¶ 10 Leave a comment on paragraph 10 0 We have compiled these resources from both Indigenous and non-Indigenous engagements with Indigenous new media and Indigenous futurism. The pieces we have selected offer Indigenous critiques of settler colonial structuring, namely their erasures in a project of Indigenous dispossession. We begin with the idea that cyberspace and the digital are not Western phenomena. For instance, it is our belief that virtual reality is ancient; our elders have always worlded through space-time travel. Cyberspace has always existed for Indigenous people. Mohawk new media scholar, Steven Loft, argues that the fact “that hardware technology has made [cyberspace] accessible through a tactile regime in no way diminishes its power as a spiritual, cosmological, and mythical ‘realm’” (175). Additionally, Angela Haas has convincingly argued that Wampum is an early, Indigenous example of hypertext: “both Western and wampum hypertexts employ digital rhetoric to communicate non-linear information” (84). Understanding cyberspace as a notional environment that Indigenous peoples have conceptualized in parallel to Western technology provides new depth to understanding the limitations and possibilities of that space. Indigenous folks have enacted the traditional in the future by activating the “slipstream” as a platform or portal space to dream up new possibilities (Dillon; Jackson; Belcourt), where “imagining otherwise” (Crawley) is the glitch. The slipstream represents creases in space-time to produce radical constellatory genealogies and connectivities to land spaces. For example, relationships to human and non-human, the not yet and the already present, are activated within and through breath in LaPensée’s Honour Water. As an act of coming up for air, the breath itself is a worlding process, and such futuristically ancient activations have always been multiscalar. Radical relationality does this for digital pedagogy: it activates all that is underneath, above, and around. An Indigenous digital commons is a radical mapping exercise of love and futurity building.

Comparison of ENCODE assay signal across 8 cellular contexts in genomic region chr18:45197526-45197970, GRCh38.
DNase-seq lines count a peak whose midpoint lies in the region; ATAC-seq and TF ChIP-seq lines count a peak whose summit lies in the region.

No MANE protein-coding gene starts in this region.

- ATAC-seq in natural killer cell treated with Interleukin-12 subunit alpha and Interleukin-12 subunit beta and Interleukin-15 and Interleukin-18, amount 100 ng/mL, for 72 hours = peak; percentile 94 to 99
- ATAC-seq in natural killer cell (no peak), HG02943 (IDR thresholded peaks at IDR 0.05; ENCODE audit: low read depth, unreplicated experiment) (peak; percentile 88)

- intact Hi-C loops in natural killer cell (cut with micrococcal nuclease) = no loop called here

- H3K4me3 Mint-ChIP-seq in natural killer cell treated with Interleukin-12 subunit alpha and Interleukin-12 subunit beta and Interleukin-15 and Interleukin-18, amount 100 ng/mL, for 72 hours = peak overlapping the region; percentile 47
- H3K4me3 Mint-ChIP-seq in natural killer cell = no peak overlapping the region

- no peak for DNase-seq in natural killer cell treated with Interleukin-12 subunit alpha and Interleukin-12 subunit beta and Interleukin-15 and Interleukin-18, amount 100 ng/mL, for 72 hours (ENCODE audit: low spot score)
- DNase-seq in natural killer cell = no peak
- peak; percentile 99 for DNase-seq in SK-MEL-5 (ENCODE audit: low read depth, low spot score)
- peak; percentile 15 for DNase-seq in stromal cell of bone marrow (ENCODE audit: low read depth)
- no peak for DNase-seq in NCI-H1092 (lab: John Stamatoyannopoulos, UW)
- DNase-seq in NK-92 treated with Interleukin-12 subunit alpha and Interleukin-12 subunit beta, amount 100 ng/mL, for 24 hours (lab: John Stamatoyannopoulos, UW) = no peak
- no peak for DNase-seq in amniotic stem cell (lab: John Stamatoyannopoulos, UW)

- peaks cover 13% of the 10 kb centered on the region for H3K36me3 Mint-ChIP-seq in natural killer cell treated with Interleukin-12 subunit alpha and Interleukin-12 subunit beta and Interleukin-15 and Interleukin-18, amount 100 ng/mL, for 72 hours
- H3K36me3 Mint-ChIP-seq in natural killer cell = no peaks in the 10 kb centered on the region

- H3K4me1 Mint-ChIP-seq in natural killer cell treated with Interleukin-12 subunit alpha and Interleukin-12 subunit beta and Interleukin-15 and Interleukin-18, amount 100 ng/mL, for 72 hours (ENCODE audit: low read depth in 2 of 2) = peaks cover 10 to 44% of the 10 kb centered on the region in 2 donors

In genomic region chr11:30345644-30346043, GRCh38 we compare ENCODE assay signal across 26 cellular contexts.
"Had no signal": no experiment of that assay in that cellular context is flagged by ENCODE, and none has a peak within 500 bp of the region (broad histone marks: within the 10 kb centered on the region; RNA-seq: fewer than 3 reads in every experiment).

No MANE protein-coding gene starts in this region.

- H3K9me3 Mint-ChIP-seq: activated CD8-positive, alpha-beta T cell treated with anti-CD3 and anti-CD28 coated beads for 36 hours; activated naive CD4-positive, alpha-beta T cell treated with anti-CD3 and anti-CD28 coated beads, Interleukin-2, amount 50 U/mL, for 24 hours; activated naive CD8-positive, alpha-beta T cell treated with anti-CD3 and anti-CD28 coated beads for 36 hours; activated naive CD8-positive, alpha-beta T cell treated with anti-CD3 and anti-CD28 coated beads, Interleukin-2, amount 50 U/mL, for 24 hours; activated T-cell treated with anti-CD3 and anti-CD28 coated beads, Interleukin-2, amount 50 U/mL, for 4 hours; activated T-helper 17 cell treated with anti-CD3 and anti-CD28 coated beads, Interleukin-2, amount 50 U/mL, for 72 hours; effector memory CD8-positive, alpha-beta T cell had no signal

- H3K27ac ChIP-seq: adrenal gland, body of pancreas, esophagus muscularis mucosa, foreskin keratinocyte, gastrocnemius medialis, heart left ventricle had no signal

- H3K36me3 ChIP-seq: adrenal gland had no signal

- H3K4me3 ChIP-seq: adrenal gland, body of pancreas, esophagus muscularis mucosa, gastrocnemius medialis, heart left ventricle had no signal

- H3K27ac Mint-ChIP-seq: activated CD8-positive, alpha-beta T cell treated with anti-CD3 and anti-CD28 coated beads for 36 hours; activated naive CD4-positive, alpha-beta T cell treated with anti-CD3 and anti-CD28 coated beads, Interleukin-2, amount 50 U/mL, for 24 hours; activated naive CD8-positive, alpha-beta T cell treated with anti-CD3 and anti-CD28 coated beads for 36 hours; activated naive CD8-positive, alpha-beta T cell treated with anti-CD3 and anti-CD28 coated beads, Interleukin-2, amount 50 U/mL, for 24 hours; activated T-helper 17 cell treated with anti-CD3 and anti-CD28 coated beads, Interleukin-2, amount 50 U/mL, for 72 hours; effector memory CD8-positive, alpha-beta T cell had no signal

Rationale and Criteria
¶ 12 Leave a comment on paragraph 12 0 First, we chose resources that were created by Indigenous artists, authors, programmers, and media makers, simply to highlight the cutting-edge work Indigenous media makers are doing and to push back against the persistent settler colonial notion that Indigeneity and digital technologies are incompatible. In this sense, we resist the word “artifact” in the way it connotes historical interest. The pieces we have chosen are all connected to living moments, places, peoples, and cultures, and they evoke continued conversation and the projection of Indigenous peoples and knowledges’ real and imagined futures.